To Advertise or Not to Advertise: There's only one choice for the business owner

To Advertise or Not to Advertise: There's only one choice for the business owner There's only one choice for the business owner By Emily Refermat With the economy in a lull and a slow, unpredictable aviation market, you, the small business...


Building preferences
Building preferences can include branding as well. This is basically telling your customers why they should come to you rather than your competitor. Make sure to include your top-notch customer service, your above-average safety rating, the extra services you provide, the superiority of your product, or whatever makes you better. Strong, aggressive advertisement about your positives can make this happen.

The where and how
You're probably thinking, "great, but how can I get the most for my money." Milton Zlotnick, a SCORE counselor, CPA, consultant, and AOL forum leader, dissects the cheap ways to advertise in an article on Bplans.com. Some highlights of his article include writing and distributing press releases to newspapers, magazines, TV, and radio. Make sure the information is newsworthy and remember, even if it's only published in one place that's still thousands of people who will see or hear it.

Trade shows are another of Zlotnick's suggestions. Although a bit pricey, the contacts at a good trade show can be invaluable (so be prepared, the next big industry trade show is the AS3/GSE Expo going on May 13-15, 2003 in Las Vegas, Nevada). Make sure you have plenty of informational materials to hand out to interested attendees and follow up within seven days to the people you talked to at the show.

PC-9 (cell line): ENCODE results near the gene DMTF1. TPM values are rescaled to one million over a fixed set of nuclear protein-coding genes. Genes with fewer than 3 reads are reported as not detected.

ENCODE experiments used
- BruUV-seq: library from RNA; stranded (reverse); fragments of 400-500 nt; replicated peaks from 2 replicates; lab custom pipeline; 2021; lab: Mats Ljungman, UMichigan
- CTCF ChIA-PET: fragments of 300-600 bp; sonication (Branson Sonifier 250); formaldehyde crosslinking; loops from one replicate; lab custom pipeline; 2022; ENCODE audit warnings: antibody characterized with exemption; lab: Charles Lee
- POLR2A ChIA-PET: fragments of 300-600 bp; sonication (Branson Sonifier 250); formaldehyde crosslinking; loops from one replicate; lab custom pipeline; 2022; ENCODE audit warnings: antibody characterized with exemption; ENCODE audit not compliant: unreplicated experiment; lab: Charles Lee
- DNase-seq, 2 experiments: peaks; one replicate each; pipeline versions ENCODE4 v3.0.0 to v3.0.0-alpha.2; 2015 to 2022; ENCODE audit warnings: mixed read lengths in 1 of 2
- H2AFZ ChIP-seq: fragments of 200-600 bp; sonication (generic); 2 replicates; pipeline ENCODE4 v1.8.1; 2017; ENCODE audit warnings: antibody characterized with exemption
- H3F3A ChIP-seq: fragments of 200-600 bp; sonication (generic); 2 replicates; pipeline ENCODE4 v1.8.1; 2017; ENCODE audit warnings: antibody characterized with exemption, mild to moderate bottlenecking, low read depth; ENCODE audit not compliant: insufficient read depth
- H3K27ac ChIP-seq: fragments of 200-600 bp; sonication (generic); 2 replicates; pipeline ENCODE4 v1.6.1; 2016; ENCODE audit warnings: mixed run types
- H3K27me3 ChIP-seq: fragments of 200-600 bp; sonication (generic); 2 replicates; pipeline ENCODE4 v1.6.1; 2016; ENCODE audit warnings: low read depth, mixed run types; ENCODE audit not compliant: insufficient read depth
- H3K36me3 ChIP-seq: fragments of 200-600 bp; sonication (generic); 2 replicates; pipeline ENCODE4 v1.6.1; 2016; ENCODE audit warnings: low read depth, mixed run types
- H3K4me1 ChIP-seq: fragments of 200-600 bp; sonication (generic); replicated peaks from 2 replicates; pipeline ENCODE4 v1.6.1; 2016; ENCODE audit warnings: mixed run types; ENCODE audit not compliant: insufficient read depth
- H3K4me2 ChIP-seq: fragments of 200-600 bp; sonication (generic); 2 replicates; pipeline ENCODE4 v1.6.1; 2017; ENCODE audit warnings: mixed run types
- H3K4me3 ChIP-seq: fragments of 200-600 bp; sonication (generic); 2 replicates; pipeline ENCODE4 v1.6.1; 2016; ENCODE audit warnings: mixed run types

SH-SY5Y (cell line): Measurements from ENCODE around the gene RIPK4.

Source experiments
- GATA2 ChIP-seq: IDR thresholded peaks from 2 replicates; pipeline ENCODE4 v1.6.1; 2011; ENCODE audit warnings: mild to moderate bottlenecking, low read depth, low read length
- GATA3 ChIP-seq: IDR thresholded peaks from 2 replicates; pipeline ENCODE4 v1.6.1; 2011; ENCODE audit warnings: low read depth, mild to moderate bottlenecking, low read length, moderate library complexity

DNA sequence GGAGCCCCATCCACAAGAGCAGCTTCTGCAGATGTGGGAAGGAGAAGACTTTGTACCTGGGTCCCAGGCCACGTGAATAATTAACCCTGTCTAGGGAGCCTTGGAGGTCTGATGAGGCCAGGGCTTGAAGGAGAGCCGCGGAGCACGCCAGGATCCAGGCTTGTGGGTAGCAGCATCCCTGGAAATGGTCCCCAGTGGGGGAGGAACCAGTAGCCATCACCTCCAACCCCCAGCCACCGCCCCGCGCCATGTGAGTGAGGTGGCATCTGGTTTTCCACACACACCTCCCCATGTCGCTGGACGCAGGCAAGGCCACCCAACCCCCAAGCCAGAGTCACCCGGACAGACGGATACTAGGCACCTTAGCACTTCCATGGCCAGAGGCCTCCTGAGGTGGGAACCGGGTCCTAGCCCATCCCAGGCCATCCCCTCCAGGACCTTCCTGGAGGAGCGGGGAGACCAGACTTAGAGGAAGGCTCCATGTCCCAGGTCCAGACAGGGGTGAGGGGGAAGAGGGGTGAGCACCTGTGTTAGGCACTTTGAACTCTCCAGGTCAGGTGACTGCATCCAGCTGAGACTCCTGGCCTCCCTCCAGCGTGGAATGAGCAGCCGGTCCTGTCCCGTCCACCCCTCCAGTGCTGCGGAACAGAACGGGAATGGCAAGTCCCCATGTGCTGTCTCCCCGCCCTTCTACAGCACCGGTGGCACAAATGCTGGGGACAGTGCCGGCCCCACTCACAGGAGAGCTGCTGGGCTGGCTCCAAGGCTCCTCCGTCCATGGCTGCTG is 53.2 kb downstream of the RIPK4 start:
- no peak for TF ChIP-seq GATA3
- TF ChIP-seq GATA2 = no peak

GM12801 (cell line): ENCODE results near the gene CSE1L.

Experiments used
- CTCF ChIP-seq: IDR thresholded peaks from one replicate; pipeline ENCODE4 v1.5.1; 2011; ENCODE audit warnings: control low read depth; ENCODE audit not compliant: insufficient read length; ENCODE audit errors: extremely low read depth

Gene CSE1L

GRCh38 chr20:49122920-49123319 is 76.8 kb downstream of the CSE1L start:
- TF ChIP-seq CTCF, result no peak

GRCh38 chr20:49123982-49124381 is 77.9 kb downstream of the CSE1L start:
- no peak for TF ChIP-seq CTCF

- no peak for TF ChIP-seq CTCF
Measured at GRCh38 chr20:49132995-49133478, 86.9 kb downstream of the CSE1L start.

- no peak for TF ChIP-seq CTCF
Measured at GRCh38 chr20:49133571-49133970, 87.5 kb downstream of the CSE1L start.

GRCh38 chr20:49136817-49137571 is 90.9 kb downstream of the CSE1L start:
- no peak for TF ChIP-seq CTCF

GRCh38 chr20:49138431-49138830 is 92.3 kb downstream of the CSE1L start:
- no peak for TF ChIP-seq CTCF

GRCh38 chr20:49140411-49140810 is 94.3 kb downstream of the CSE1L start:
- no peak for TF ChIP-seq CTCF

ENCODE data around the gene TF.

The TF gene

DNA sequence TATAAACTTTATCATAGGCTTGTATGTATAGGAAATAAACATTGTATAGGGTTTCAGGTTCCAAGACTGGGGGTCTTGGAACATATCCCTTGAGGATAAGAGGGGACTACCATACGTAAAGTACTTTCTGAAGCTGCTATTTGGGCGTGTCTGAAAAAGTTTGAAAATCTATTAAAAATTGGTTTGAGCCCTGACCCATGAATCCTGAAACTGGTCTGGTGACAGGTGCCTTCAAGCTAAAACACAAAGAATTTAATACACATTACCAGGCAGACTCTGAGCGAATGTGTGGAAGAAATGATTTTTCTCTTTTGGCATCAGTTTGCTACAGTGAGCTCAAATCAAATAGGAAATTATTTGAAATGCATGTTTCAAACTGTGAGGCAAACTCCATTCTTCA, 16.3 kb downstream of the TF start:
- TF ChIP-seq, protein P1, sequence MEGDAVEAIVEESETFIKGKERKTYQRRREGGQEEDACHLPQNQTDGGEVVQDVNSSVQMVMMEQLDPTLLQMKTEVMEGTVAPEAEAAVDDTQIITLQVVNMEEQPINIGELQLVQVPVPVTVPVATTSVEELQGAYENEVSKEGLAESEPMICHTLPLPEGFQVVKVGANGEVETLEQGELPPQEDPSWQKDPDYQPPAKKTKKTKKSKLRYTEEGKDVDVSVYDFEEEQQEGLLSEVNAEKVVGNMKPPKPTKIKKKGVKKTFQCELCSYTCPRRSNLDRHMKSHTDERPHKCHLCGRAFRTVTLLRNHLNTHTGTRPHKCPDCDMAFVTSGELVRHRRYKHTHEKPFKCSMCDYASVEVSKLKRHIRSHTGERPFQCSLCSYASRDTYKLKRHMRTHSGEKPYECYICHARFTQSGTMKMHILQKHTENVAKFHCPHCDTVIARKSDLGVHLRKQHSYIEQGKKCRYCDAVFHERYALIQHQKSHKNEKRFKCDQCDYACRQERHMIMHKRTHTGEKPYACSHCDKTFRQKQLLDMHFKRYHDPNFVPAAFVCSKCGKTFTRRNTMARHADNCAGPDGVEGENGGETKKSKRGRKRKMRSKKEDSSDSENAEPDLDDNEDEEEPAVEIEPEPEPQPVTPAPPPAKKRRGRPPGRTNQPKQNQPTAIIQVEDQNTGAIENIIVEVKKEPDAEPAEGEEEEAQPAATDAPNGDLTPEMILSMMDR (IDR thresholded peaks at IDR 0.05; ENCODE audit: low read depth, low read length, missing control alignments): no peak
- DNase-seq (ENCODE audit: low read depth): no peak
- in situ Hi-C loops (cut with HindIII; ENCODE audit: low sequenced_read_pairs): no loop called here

Zlotnick also mentions joining an internet newsgroup, which can raise awareness of your web site and use direct mailings, not spam, since they target a specific market and are a better buy (even if a bit more expensive).

Target markets
Target markets are another key ingredient to getting the most out of your advertising budget, according to Doug Wilson, an author, professor, marketing expert, and one of the authors of the software package Marketing Plan Pro on Bplans.com. He illustrates how targeting a specific population in the market is more efficient and makes better use of resources than a cheap, broad list which won't generate as much revenue as a specific group of consumers who are more likely to use and buy your products and services.

To discover a target market, Wilson uses four categories: geographics (location, size, etc.), demographics (age, gender, income, etc.), psychographics (life-style, personality, loyalty, need of repeat business, etc.), and behaviors (where they get information, attitudes, level of knowledge, etc.).

After gathering this information you can come up with a target market profile and use this to drive your advertising strategy. Wilson stresses that target marketing gives you the ability to reach and influence the people most likely to buy and use your products and services. These are your ideal customers.

Advertising is the way to advance in the current economy. The market is sitting there, an entity waiting for products and services to present themselves. By aggressively advertising, you can gain more of a market share (percent of the market that buys from you), not only bringing you larger revenues, but also taking consumers away from your competitors. The SPI's PIMS program shows that businesses with aggressive advertising gain more market share in times of recession, than in times of market growth. Why? Because everyone advertises in good times, but it's those companies that advertise in the downturns that really come out ahead.

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